Crypto Exchanges Launch P2P Platforms

While European institutions are issuing a sequence of warnings about the risks and sins of dealing with bitcoin, crypto communities on the Old Continent are trying to preserve freedoms not granted by Brussels. Two exchanges from opposite corners of New Europe have announced plans to offer peer-to-peer cryptocurrency trading. Latvia-based Hodlhodl has launched its new P2P platform in beta-mode, and Bulgarian is developing its own service that may replace the fiat medium with a token.

Rigorous work to develop regionalized and unfettered crypto markets has been going on in the EU boundary, where memories of excessive regulation and centralism, political and economic, are still intense. Two exchanges from both ends of (New) Europe have announced preparations to offer full-fledged P2P services to their users, with global aspirations in mind, as well.

Latvian exchange Hodlhodl has just launched a beta version of its new platform designed to house safe and secure peer-to-peer transactions of bitcoin and other cryptocurrencies. Users can now open accounts, fill out their profiles, set up two-factor authentication, create offers and study available functionalities. Contracts are currently disabled but developers hope to complete the order book and launch them within a week, the company shared in a blog post.

In the first stage of the project, only bitcoin (BTC) and litecoin (LTC) will be traded. The exchange will operate in beta-mode until July 2018 with 0% commission. A fee of max 0.6% per trade will be levied after that. “The P2P Bitcoin exchange that doesn’t hold funds” will introduce multisig (P2SH) contracts that will allow users to control their funds in escrow. Hodlhodl offers support of native Bech32 Segwit addresses and P2SH-P2WSH Segwit multisig escrow addresses. The exchange services will be decentralized and no KYC (Know Your Customer) or AML (Anti-Money Laundering) procedures will be applied. Passing an “absolutely voluntary verification”, nonetheless, will lower commissions to 0.5%.

Plans for the future include hosting support for Lightning Network micropayments and other cryptocurrencies. The website menus are now available in English and Russian, but other languages will be added. Hodlhodl will be working on enhancing transaction fees and increasing security for its users while offering integration with wallet providers and a mobile version of the platform. Its team promises a “truly global” P2P cryptocurrency exchange.

In the opposite corner of Europe, in Bulgaria, a leading crypto trader has also announced that it is working on a P2P platform, after facing multiple issues with the traditional financial system. was affected by an abrupt clampdown last year when Bulgarian banks blocked access to accounts used by local exchanges. It terminated operations in early December and then resumed trading before going offline again around Christmas. In January, announced it was forced to suspend trade “until further notice”.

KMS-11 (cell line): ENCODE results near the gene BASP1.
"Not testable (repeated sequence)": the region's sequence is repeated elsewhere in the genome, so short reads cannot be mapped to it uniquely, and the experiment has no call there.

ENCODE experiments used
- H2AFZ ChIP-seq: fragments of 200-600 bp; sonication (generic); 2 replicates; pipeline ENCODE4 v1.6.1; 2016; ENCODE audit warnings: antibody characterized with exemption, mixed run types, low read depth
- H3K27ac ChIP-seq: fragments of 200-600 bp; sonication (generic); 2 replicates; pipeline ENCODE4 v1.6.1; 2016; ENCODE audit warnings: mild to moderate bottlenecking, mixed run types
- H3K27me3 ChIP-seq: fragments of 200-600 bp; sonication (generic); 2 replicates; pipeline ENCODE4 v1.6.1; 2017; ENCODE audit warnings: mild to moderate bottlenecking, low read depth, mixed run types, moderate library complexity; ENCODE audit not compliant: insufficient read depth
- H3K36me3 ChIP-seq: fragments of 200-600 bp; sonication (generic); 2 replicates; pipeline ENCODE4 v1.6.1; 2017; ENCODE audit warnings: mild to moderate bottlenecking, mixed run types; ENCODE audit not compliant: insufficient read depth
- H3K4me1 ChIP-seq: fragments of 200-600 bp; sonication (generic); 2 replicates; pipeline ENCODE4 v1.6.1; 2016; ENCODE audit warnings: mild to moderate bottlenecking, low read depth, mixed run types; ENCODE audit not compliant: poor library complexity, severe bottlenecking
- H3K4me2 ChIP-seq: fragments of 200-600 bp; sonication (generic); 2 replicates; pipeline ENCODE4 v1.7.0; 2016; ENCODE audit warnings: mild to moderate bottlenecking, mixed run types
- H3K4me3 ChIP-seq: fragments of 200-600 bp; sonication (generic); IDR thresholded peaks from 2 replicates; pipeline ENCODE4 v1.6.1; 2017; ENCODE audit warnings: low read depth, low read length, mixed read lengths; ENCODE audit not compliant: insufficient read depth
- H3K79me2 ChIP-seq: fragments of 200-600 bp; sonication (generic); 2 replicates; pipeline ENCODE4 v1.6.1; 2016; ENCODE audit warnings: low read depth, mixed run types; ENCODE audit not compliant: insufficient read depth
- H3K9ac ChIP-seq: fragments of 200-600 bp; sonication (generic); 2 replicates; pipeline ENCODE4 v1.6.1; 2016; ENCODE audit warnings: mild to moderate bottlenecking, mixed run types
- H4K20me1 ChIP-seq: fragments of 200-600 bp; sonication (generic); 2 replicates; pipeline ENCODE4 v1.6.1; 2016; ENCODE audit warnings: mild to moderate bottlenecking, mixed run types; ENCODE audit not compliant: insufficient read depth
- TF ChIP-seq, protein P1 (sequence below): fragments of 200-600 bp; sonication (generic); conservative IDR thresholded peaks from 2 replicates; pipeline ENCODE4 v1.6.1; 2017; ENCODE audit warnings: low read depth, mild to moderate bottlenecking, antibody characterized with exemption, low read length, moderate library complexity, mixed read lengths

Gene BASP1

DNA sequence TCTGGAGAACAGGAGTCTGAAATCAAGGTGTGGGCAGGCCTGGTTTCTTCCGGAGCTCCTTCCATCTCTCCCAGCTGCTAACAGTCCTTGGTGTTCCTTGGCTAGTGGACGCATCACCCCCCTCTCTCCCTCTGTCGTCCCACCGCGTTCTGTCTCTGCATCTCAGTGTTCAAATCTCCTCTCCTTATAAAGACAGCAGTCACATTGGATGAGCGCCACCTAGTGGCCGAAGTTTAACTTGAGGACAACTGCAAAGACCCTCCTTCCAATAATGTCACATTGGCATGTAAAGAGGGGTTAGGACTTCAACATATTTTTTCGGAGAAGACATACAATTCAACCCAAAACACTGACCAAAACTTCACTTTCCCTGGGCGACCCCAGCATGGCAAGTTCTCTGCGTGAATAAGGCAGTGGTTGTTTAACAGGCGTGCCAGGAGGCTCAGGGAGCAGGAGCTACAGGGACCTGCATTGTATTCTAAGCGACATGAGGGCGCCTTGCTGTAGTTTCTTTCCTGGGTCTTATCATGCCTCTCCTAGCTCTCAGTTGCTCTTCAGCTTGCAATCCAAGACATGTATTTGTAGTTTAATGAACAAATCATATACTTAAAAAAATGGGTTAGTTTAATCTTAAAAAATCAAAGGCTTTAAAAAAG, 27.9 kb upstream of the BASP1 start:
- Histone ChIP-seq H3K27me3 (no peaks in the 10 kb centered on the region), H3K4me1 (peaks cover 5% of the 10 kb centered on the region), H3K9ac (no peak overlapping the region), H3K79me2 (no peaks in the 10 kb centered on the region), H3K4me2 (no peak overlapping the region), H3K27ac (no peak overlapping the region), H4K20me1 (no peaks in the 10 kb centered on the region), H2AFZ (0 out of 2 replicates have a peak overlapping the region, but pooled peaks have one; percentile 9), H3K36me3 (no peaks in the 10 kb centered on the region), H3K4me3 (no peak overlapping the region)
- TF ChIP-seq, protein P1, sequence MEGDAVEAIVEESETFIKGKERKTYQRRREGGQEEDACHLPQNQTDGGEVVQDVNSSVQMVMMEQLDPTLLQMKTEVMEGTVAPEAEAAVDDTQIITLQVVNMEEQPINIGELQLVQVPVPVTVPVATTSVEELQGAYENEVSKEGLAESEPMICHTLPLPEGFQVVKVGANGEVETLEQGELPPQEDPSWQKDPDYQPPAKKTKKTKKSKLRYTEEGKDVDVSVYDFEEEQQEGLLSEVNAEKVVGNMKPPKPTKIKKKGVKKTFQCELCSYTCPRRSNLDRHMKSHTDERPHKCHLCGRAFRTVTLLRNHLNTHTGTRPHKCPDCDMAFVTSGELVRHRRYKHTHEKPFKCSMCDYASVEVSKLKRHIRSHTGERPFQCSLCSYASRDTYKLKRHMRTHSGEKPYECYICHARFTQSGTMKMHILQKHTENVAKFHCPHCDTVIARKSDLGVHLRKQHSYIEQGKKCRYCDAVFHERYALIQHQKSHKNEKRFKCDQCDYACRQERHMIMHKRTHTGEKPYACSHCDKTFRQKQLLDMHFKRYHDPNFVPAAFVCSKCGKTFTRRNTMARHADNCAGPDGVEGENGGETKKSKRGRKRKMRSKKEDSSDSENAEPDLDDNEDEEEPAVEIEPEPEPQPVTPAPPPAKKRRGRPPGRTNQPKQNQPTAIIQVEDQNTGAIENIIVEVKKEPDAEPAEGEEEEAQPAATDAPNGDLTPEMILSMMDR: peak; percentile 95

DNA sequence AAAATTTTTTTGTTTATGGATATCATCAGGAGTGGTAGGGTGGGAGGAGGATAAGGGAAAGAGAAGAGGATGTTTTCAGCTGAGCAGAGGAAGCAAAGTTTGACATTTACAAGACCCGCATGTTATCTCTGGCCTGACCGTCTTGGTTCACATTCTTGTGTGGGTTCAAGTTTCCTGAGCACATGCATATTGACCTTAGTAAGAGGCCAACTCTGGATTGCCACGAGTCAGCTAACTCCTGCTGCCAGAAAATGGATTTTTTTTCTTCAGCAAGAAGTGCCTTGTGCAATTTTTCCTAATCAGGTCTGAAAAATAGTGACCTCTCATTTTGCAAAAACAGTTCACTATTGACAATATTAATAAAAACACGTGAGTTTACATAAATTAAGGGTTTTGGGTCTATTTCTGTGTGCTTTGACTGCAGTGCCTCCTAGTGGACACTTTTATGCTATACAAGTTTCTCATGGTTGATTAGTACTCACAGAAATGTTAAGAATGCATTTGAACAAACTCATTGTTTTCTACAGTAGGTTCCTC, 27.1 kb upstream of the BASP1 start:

This month the exchange posted on its website that it was exploring options to offer services without going through a bank. Now it is planning to trade Bitcoin on a new peer-to-peer platform that is currently under development. A new medium of exchange will be used instead of fiat currency – CryptoLev (Lev is the Euro pegged BGN). It will probably be an ERC20 token based on the Ethereum blockchain, founder and CEO Stamen Gorchev revealed in the company’s forum. He also mentioned Ethereum Classic as a cheaper substitute.

The new system will offer the occasion to trade through Cryptolevs backed by a certain amount of bitcoin “locked” in a public address. A foundation modeled on the Ethereum Foundation in Switzerland may provide further guarantees in the future. Other Bulgarian exchanges have been invited to join the project.,, and have also reported disruptions in their activities quoting various reasons including changing bank accounts.

Bank transfers will be made on a peer-to-peer basis and banks will not be able to tell if such transactions are bitcoin-related. Traders will actually be buying and selling Cryptolevs, used to purchase bitcoins. In addition to locally available services, payment options like Paypal and Skrill may also be added in the future, possibly opening the platform to global markets.

While both exchanges are working on their P2P platforms, European institutions have issued new warnings about bitcoin. Up to $5.5 billion of criminal money is being laundered in Europe using cryptocurrency, according to Europol. “It’s growing quite quickly and we’re quite worried,” the agency’s director Rob Wainwright told the BBC. “The police cannot monitor those transactions. And if they do identify them as criminal, they have no way to freeze the assets unlike in the regular banking system”, Wainwright said.

This week, the European Securities and Markets Authority (ESMA) alerted European investors about the perils of obtaining cryptocurrencies in the absence of legal mechanisms of protection. The regulator charged with “safeguarding the stability of the European Union’s financial system” shared its concerns over the growing number of citizens buying cryptos while ignoring the risks. Valdis Dombrovskis, Vice-President of the European Commission responsible for the financial stability, financial services, and the capital markets union, has expressed support for ESMA’s warning.



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